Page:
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How to convert following Java implementation into Haskell?

The major purpose here is having a list that contains various elements which are sub-type of a particular interface.
I tried to make a Haskell version below but fail to meet my purpose. The point here is xs has type [Bar] rather than Foo a => [a]

Do that mean Haskell can not do this and shall I think in another way?

I'm wondering it's a common newbie question but not yet find any answer.

Thank you.

Java

interface Foo {
    void bar ();
}

public class Bar1 implements Foo {
    @Override
    public void bar() {
        System.out.println("I am bar 1 class");
    }   
}

public class Bar2 implements Foo {
    @Override
    public void bar() {
        System.out.println("I am bar 2 class");
    }   
}

public static void main(String[] args) {
    // The major purpose here is having a list 
    // that contains elements which are sub-type of "Foo"
    List<Foo> ys = new ArrayList<Foo>();

    Foo e1 = new Bar1();
    Foo e2 = new Bar2();

    ys.add(e1);
    ys.add(e2);

    for (Foo foo : ys) {
        foo.bar();
    }
}

Haskell

class Foo a where
  bar :: a -> IO ()

data Bar = Bar1 | Bar2

instance Foo Bar where
  bar Bar1 = print "I am Bar1"
  bar Bar2 = print "I am Bar2"

--xs :: Foo a => [a]
xs :: [Bar]
xs = [Bar1, Bar2]

main :: IO ()
main = mapM_ bar xs
share|improve this question
1  
Your implementation in Haskell looks fine to me. I'd even go as far and say that the proper translation is: bar1 = "I am Bar1"; bar2 = "I am Bar2"; xs = [bar1, bar2]; main = mapM_ putStrLn xs –  kosmikus Jan 8 at 14:09
    
Actually the point here is that to have a list of elements which implement particular interface. –  Simon Jan 8 at 14:12
1  
Yes, but that interface is (in this case) of type String, or perhaps IO String. –  kosmikus Jan 8 at 14:13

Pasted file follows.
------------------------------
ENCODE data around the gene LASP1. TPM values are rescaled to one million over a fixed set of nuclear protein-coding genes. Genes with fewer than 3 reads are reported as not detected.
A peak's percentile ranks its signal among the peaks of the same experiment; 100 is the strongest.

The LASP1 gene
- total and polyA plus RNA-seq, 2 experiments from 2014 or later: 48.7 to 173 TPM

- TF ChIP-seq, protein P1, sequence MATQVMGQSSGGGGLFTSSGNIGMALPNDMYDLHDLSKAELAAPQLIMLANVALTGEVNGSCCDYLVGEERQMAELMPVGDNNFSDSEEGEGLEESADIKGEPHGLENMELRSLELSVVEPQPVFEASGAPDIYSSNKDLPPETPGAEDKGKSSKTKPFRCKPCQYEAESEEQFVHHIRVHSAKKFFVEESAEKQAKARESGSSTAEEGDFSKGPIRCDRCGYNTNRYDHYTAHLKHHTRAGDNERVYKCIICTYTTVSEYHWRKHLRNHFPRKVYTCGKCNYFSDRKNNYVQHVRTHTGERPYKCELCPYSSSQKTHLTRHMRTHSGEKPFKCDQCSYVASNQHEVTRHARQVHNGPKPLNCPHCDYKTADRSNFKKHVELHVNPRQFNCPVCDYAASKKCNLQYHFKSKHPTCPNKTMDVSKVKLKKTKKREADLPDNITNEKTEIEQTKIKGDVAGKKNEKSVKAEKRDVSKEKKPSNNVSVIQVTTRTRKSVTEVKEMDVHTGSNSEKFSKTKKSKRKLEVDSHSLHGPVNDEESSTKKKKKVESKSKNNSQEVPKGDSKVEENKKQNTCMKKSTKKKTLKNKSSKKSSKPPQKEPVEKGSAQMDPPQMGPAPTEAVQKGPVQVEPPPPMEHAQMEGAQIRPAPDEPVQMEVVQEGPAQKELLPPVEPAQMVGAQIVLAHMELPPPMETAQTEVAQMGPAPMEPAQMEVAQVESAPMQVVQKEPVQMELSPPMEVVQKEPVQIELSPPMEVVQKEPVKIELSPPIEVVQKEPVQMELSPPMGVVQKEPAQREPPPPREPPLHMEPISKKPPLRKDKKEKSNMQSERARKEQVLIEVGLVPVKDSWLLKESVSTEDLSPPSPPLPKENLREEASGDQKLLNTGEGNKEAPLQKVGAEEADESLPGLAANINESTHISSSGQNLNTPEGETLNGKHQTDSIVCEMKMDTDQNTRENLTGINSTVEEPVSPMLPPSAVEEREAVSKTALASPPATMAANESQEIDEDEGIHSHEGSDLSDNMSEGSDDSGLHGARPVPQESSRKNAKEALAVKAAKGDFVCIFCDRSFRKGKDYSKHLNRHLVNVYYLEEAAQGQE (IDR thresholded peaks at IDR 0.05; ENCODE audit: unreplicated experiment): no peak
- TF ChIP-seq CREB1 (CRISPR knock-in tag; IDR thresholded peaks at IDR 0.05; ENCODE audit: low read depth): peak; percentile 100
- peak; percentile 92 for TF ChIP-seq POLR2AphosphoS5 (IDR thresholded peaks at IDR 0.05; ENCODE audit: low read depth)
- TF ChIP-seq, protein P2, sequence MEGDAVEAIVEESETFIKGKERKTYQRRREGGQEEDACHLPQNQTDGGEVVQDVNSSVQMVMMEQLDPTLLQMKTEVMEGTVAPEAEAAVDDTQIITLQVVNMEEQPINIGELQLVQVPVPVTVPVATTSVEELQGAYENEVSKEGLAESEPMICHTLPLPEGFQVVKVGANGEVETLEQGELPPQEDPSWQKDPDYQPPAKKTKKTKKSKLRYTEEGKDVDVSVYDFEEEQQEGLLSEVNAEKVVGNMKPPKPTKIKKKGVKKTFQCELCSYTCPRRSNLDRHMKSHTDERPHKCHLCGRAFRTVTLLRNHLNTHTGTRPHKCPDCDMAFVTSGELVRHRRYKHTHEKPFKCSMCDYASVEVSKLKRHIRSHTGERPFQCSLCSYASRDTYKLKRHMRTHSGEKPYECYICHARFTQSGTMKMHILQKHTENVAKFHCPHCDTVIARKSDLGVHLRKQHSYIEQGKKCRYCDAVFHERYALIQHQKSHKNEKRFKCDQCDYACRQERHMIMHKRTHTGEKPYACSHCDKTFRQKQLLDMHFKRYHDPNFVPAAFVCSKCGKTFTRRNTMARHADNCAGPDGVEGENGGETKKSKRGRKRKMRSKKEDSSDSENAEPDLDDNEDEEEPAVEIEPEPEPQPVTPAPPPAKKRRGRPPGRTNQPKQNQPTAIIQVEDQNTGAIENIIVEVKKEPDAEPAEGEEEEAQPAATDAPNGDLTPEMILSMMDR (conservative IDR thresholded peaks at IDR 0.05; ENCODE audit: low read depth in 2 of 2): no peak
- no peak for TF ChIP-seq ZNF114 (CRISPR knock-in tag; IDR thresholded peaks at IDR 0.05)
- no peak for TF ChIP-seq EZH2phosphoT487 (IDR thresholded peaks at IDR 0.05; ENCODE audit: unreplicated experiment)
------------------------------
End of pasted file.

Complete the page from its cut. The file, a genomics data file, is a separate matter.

4 Answers 4

up vote 11 down vote accepted

Simple answer: don't! Haskell is not an OO language, and it's not much good pretending it is and just trying to translate inheritance patterns to a mixture of type classes and ADTs.

Your List<Foo> in Java is quite substantially different from a Foo a => [a] in Haskell: such a signature actually means forall a . Foo a => [a]. The a is basically an extra argument to the function, i.e. it can be chosen from the outside what particular Foo instance is used here.

Quite the opposite in Java: there you don't have any control of what types are in the list at all, only know that they implement the Foo interface. In Haskell, we call this an existential type, and generally avoid it because it's stupid. Ok, you disagree – sorry, you're wrong!
...No, seriously, if you have such an existential list, the only thing you can ever do1 is execute the bar action. Well, then why not simply put that action in the list right away! IO() actions are values just like anything else (they aren't functions; anyway those can be put in lists just as well). I'd write your program

xs :: [IO ()]
xs = [bar Bar1, bar Bar2]


That said, if you absolutely insist you can have existential lists in Haskell as well:

{-# LANGUAGE ExistentialQuantification #-}

data AFoo = forall a. Foo a => AFoo a

xs :: [AFoo]
xs = [AFoo Bar1, AFoo Bar2]

main = mapM_ (\(AFoo f) -> bar f) xs

As this has become quite a rant: I do acknoledge that OO style is for some applications more convenient than Haskell's functional style. And existentials do have their valid use cases (though, like chunksOf 50, I rather prefer to write them as GADTs). Only, for lots of problems Haskell allows for far more concise, powerful, general, yet in many ways simpler solutions than the "if all you have's a hammer..." inheritance you'd use in OO programming, so before using existentials you should get a proper feeling for Haskell's "native" features.